State of the industry: Beverages

by Jeff Gelski
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Bottled water
Bottled water is taking market share from soft drinks.

KANSAS CITY — Mintel, Packaged Facts and the Beverage Marketing Corp. agree. Bottled water sales are gushing and grabbing market share from carbonated soft drinks.

Chicago-based Mintel in February of this year reported sales of bottled water in the United States increased 6% to surpass $15 billion in 2015. Mintel projected sales growth of 35% for the category through 2020, including a 75% growth in the sparkling/mineral water/seltzer segment. Mintel reported 48% of bottled water drinkers said they are drinking more flavored waters to replace high sugar drinks.

Traditionally, cutting calories meant having a diet soft drink instead of a regular soft drink or choosing a salad over a pasta dish, according to Packaged Facts, Rockville, Md., in a report released in August. In recent years people increasingly have become more likely to drink water or low-calorie or no-calorie beverages when hungry instead of eating food, according to Packaged Facts.

“The healthy lifestyle mantra to ‘eat less sugar, drink less soda’ has taken root, and bottled water is benefiting from the trickledown effect of this increased sugar and soda avoidance,” said David Sprinkle, research director for Packaged Facts.

The Beverage Marketing Corp., New York, reported volume of bottled water increased 8% in 2015 in the United States while volume of carbonated soft drinks fell 1.5% as their market share in liquid refreshment beverages dipped below 40%. The Coke brand was the most consumed drink at 3,994.4 million gallons in 2015, which was down nearly 3% from 2014. Following Coke were Pepsi at 1,946.0 million gallons, down 4%; Mountain Dew at 1,342.7 million gallons, down 1%; and Dr Pepper at 1,160.3 million gallons, down 0.8%.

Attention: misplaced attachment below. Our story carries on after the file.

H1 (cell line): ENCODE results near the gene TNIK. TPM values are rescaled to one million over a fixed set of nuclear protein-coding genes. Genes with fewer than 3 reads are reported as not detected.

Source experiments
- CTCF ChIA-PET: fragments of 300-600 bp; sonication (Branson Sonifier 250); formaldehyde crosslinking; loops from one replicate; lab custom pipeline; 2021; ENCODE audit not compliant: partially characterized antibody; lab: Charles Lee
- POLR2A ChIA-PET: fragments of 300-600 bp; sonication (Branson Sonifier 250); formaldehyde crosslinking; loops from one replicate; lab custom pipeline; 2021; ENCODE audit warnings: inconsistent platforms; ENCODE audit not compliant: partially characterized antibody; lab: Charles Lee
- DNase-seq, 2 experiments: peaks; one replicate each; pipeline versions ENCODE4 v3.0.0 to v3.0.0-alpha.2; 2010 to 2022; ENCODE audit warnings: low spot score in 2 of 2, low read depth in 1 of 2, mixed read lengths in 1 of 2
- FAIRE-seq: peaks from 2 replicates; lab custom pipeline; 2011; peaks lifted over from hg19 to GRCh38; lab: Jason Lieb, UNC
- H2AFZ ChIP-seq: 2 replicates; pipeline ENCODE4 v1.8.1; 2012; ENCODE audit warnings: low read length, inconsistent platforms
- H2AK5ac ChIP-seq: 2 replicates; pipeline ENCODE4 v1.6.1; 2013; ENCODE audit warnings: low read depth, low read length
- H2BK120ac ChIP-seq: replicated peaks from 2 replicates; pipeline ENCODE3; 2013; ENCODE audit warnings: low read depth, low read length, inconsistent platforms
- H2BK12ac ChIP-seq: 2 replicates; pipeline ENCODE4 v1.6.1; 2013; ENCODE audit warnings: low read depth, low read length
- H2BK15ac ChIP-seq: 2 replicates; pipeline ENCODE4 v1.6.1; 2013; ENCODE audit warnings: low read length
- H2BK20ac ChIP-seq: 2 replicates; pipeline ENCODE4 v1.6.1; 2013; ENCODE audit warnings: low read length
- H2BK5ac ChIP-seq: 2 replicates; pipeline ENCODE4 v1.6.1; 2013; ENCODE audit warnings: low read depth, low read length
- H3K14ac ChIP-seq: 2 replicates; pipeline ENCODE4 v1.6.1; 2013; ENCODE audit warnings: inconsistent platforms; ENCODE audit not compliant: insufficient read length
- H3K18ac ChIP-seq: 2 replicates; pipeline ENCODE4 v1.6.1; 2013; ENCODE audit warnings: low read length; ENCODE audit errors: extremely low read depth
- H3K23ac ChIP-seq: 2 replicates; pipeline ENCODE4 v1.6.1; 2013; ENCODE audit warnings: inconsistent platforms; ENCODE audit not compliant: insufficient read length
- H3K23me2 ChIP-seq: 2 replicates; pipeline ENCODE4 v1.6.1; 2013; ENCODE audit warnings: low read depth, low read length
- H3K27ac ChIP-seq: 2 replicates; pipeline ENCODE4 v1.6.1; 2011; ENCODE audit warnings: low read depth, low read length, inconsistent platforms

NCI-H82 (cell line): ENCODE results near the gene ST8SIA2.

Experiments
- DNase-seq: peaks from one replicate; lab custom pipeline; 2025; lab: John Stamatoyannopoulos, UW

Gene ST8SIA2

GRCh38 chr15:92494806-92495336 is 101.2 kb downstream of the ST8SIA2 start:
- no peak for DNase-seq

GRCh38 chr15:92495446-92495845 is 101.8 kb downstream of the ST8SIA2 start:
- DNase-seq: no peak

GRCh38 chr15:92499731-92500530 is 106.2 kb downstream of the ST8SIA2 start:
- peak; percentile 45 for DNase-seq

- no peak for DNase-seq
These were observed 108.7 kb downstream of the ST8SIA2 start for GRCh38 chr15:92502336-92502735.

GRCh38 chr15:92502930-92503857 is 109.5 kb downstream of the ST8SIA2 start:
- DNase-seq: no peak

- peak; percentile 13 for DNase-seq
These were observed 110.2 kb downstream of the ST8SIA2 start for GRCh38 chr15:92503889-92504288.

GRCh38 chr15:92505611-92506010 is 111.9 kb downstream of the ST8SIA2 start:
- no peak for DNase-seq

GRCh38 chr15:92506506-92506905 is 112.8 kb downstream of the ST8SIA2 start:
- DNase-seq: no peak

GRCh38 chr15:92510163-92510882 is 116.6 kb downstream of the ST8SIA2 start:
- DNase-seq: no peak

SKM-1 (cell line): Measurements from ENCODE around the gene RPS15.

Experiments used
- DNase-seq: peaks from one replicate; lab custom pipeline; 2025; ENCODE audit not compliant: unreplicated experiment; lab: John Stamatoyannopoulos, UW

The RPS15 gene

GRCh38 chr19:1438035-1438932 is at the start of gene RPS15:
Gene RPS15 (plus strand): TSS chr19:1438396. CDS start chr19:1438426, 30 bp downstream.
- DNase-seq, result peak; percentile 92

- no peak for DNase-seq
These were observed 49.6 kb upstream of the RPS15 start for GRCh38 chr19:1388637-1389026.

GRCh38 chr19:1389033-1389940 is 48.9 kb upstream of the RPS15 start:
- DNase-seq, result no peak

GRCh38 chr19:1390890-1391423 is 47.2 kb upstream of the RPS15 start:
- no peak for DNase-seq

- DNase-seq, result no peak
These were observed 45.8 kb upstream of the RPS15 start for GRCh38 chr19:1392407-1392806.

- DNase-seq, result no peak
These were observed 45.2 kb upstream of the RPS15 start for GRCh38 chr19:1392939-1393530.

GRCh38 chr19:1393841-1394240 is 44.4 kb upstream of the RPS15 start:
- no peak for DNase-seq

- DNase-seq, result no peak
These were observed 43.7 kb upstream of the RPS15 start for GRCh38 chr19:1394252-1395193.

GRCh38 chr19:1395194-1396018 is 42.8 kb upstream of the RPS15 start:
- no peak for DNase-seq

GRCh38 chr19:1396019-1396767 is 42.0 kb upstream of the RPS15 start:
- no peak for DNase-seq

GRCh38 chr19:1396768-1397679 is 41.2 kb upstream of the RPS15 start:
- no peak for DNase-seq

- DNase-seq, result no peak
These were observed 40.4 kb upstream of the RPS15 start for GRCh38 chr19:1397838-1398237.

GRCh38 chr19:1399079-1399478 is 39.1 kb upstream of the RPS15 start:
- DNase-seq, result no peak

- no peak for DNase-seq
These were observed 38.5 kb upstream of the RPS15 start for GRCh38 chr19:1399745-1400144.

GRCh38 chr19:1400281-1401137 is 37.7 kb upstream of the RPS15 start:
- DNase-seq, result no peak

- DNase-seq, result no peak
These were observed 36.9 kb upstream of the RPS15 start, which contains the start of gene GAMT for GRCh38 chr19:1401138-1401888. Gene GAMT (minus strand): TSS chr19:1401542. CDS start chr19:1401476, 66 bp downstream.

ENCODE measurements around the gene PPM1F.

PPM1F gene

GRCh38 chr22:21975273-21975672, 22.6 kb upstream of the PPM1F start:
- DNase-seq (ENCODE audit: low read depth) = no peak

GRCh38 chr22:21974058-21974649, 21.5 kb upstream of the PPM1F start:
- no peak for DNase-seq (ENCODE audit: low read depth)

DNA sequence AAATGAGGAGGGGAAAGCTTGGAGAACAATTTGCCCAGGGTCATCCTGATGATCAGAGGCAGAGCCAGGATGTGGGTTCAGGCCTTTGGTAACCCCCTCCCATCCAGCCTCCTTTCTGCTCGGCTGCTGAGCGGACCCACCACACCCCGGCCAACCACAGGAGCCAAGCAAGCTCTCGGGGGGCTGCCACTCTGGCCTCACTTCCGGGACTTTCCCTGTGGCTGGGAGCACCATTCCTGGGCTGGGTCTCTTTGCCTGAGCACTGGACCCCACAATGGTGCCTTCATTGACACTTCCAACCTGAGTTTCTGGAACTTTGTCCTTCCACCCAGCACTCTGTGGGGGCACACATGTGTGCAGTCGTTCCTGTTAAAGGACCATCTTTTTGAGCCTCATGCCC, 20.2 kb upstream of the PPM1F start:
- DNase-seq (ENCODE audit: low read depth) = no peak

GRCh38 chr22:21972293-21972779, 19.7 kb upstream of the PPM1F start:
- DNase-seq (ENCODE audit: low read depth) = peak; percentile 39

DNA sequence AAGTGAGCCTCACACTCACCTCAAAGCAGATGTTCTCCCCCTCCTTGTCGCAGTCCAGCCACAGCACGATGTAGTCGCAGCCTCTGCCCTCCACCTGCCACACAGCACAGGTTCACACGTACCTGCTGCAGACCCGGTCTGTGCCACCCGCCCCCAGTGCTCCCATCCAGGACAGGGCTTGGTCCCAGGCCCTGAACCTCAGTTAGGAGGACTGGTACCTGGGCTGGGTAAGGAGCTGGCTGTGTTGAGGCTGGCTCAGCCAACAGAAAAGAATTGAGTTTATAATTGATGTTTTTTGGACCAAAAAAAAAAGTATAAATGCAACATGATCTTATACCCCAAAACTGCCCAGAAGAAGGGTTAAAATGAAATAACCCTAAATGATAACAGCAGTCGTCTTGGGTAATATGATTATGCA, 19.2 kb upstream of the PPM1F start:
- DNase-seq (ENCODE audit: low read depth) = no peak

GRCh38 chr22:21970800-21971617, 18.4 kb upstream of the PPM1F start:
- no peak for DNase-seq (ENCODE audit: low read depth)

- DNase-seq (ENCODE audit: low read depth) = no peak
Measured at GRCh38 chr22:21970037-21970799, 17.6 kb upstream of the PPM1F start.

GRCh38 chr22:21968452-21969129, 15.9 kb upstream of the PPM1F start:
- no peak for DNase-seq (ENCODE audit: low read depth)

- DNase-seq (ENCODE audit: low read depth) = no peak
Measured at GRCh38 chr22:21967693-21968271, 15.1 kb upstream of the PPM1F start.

Sugar content influenced the purchasing decision of soft drinks for 57% of consumers in the United States, according to a 2015 survey from Innova Market Insights, Duiven, The Netherlands. Globally, more than 16% of soft drink launches in the 12-month period ended in March used either a no-added-sugar, low-sugar or sugar-free claim, according to Innova.


“The interest in sugar reduction has combined with the ongoing emphasis on clean labeling to boost the use of natural sweeteners in particular with more sophisticated blends developed for specific applications increasingly in evidence,” said Lu Ann Williams, director of innovation for Innova.

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By Dan LaValley 8/22/2017 11:30:50 AM